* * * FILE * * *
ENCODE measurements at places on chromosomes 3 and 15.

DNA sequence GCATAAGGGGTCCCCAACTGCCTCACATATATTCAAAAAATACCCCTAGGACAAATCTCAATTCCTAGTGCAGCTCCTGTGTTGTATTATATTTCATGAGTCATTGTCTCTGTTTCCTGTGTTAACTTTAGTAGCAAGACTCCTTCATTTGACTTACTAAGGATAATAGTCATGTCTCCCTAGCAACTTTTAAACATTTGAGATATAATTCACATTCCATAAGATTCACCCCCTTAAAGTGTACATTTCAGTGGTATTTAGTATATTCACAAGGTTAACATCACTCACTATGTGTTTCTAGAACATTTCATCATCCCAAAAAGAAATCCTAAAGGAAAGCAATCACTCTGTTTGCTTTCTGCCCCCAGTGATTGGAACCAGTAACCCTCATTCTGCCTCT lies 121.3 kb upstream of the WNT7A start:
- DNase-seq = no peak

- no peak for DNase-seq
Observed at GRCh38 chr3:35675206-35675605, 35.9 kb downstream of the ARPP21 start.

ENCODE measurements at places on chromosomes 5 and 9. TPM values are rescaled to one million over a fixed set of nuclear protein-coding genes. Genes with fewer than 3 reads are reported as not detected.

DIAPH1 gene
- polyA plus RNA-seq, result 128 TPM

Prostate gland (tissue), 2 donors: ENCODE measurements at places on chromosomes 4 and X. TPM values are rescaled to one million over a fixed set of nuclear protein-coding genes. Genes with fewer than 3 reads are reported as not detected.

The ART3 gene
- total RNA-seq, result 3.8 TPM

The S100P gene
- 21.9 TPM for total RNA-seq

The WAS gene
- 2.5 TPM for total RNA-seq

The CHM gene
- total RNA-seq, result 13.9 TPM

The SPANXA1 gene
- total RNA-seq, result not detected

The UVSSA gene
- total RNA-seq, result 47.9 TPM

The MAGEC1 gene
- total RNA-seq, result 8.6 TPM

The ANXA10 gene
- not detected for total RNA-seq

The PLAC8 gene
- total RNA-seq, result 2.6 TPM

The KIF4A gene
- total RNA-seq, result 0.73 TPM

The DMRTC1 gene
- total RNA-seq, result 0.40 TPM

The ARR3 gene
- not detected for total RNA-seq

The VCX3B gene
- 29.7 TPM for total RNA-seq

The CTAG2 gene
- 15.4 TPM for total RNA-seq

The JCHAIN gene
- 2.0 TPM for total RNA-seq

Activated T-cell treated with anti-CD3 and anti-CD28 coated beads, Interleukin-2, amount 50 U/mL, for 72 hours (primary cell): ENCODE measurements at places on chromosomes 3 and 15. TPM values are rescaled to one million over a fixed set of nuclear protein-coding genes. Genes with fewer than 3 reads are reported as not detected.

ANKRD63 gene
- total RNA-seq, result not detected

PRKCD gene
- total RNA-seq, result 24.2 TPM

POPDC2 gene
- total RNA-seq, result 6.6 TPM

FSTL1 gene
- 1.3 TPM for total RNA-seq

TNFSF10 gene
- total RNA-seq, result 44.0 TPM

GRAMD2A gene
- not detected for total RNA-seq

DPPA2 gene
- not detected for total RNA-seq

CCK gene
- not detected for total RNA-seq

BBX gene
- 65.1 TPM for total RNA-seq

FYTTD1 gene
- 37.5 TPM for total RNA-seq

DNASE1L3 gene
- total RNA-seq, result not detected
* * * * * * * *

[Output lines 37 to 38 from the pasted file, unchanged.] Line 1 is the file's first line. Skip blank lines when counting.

- 15.4 TPM for total RNA-seq

The JCHAIN gene